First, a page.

'Well, there is a chance of it, anyhow,' amended Poirot. 'Also, I learn that a swarthy man, a foreigner of some kind, was inquiring about the occupants of No 4 only this morning. Therefore, mon ami, I fear that you must forswear your beauty sleep tonight, and join me in my all-night vigil in that flat below - armed with that excellent revolver of yours, bien entendu!'
'Rather,' I cried with enthusiasm. 'When shall we start?'
'The hour of midnight is both solemn and suitable, I fancy. Nothing is likely to occur before then.'
At twelve o'clock precisely, we crept cautiously into the coal-lift and lowered ourselves to the second floor. Under Poirot's manipulation, the wooden door quickly swung inwards, and we climbed into the flat. From the scullery we passed into the kitchen where we established ourselves comfortably in two chairs with the door into the hall ajar.
'Now we have but to wait,' said Poirot contentedly, closing his eyes.
To me, the waiting appeared endless. I was terrified of going to sleep. Just when it seemed to me that I had been there about eight hours - and had, as I found out afterwards, in reality been exactly one hour and twenty minutes - a faint scratching sound came to my ears. Poirot's hand touched mine. I rose, and together we moved carefully in the direction of the hall. The noise came from there. Poirot placed his lips to my ear.
'Outside the front door. They are cutting out the lock. When I give the word, not before, fall upon him from behind and hold him fast. Be careful, he will have a knife.'
Presently there was a rending sound, and a little circle of light appeared through the door. It was extinguished immediately and then the door was slowly opened. Poirot and I flattened ourselves against the wall. I heard a man's breathing as he passed us. Then he flashed on his torch, and as he did so, Poirot hissed in my ear:
We sprang together, Poirot with a quick movement enveloped the intruder's head with a light woollen scarf whilst I pinioned his arms. The whole affair was quick and noiseless. I twisted a dagger from his hand, and as Poirot brought down the scarf from his eyes, whilst keeping it wound tightly round his mouth, I jerked up my revolver where he could see it and understand that resistance was useless. As he ceased to struggle Poirot put his mouth close to his ear and began to whisper rapidly. After a minute the man nodded. Then enjoining silence with a movement of the hand, Poirot led the way out of the flat and down the stairs. Our captive followed, and I brought up the rear with the revolver. When we were out in the street, Poirot turned to me.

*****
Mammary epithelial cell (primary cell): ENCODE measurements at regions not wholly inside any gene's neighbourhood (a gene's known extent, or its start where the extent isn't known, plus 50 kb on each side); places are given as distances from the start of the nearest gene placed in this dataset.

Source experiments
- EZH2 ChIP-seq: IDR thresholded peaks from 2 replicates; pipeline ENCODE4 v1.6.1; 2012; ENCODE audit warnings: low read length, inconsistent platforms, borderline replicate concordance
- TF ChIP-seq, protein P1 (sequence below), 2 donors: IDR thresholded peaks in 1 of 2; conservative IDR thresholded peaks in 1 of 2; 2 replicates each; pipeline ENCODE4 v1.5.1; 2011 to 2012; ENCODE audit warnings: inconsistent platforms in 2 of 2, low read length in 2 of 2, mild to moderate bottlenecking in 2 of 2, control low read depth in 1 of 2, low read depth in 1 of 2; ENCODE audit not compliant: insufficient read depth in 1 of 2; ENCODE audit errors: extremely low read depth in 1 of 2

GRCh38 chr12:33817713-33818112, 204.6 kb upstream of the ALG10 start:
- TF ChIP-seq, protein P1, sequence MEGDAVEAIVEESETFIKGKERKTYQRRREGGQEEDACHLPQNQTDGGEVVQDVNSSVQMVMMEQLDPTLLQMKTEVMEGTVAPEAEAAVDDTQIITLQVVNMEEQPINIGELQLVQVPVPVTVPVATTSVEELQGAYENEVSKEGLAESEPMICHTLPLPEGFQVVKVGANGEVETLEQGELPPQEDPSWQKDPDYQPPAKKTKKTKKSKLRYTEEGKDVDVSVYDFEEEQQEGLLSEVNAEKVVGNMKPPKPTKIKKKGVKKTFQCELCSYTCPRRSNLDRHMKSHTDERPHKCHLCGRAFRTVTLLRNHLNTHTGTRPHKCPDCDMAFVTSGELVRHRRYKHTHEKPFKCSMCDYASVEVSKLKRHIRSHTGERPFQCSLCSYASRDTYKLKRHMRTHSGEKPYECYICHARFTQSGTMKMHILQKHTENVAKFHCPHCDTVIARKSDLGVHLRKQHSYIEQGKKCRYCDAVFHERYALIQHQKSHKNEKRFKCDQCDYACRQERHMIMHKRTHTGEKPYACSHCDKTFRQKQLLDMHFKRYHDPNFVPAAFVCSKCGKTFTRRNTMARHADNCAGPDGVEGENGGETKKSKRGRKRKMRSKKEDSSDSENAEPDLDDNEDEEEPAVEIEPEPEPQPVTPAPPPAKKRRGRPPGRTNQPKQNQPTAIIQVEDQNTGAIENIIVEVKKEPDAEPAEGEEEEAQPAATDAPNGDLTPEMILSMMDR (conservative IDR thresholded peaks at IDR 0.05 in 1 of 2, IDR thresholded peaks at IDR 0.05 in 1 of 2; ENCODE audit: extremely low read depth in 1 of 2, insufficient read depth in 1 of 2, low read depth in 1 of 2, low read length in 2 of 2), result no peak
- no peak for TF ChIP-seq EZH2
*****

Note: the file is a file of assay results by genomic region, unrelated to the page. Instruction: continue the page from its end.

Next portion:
'There is a taxi waiting just round the comer. Give me the revolver. We shall not need it now.'
'But if this fellow tries to escape?'
'He will not.'
I returned in a minute with the waiting taxi. The scarf had been unwound from the stranger's face, and I gave a start of surprise.
'He's not a Jap,' I ejaculated in a whisper to Poirot.
'Observation was always your strong point, Hastings! Nothing escapes you. No, the man is not a Jap. He is an Italian.'
We got into the taxi, and Poirot gave the driver an address in St John's Wood. I was by now completely fogged. I did not like to ask Poirot where we were going in front of our captive, and strove in vain to obtain some light upon the proceedings.
We alighted at the door of a small house standing back from the road. A returning wayfarer, slightly drunk, was lurching along the pavement and almost collided with Poirot, who said something sharply to him which I did not catch. All three of us went up the steps of the house. Poirot rang the bell and motioned us to stand a little aside. There was no answer and he rang again and then seized the knocker which he plied for some minutes vigorously.